Why didn’t I in the first place?  It was not to be my destiny.  As I grew into my teens, I lost my 20/20 vision, devastating my space travel dreams.  Maybe it’s ironic I became a photographer, another profession dependant on vision.

We ended this wonderful adventure the same way we started it, trying to outrun a blizzard.  The second big storm was on its way to Washington and our flights back were cancelled.  Worried about leaving our house alone with over three feet of snow falling on and around it, we decided to drive our rental car back.  During that 14-hour 900-mile dash home, we only stopped twice.   Once was to clean up the back seat when my poor daughter, who never could handle long drives, vomited all over it.  Our second stop was at 1:30 am to pick up a few groceries outside of Richmond, Virginia at a 24 hour Super Wal-Mart, I found on my iPhone.  Friends had warned us that the grocery stores in the Washington area were all running low on supplies.   We finally arrived home at 3:00 am.  And ended up shoveling snow until 3:30 am so we could get our car into the driveway.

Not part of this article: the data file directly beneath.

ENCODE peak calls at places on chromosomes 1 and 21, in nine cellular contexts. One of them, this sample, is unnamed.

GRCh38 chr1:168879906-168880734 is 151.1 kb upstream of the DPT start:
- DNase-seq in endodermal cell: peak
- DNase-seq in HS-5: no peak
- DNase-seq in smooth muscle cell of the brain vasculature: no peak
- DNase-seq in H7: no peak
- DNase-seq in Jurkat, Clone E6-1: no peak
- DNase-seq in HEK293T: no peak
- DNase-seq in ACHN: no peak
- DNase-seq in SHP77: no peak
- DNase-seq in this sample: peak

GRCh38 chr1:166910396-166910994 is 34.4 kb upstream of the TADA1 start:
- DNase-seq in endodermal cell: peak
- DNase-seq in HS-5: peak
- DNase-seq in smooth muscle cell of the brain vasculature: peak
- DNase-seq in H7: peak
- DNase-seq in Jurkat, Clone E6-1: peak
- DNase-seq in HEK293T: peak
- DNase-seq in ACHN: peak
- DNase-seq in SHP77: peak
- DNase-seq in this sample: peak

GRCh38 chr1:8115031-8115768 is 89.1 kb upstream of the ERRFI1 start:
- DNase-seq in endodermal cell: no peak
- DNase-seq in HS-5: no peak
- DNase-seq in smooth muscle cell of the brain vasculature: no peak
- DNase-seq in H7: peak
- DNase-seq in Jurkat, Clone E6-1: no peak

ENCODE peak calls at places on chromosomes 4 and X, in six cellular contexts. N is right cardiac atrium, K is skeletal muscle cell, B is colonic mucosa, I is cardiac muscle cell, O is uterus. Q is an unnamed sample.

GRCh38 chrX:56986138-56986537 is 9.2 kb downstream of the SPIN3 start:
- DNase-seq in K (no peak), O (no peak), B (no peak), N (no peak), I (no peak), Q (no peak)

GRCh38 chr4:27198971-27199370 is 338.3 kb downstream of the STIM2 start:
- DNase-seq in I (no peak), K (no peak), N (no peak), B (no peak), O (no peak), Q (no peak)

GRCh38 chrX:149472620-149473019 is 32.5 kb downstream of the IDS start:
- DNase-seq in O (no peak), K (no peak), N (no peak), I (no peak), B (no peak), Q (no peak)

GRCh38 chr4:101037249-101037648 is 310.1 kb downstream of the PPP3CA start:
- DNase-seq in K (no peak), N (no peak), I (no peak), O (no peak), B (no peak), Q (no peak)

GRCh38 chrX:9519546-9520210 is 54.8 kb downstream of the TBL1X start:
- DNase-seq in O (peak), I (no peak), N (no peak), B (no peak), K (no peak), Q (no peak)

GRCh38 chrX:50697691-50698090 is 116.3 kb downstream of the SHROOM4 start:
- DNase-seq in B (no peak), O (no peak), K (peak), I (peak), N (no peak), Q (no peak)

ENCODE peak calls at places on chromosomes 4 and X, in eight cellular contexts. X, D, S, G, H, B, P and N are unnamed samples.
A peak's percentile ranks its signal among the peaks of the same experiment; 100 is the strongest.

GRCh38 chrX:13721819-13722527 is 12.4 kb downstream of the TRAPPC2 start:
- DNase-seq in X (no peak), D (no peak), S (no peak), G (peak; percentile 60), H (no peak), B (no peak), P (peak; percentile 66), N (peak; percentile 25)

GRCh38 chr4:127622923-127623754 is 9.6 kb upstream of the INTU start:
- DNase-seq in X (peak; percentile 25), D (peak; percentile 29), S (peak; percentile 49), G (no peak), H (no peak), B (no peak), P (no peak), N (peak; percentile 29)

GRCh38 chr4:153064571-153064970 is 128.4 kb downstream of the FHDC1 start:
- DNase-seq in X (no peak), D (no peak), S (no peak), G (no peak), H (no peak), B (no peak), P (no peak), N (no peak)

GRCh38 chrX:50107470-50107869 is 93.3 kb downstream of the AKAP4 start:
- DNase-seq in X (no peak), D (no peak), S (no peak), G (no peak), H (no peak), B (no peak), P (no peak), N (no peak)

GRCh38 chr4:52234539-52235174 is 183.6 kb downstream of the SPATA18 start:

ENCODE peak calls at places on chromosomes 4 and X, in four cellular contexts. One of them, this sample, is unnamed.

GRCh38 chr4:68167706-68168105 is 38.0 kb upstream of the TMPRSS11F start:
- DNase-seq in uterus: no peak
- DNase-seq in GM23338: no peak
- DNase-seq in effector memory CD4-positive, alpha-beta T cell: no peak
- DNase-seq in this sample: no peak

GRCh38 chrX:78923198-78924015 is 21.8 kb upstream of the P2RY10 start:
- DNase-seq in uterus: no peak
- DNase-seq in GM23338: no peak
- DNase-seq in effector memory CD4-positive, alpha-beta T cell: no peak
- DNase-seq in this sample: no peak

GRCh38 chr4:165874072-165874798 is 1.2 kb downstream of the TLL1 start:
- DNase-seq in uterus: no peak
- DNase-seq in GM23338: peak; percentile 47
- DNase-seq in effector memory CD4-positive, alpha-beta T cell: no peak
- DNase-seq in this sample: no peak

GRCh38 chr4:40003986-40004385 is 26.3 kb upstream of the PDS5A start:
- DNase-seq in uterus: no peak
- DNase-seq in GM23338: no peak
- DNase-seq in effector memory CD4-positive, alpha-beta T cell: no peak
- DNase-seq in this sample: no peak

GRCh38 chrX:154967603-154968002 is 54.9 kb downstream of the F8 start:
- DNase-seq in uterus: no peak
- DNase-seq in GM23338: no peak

Even though I never did become an astronaut, my life always does seem to end up an adventure.

Arriving home to an historic snowfall, after a 14 hour drive.

Written by kasmauski

February 17, 2010 at 12:20 am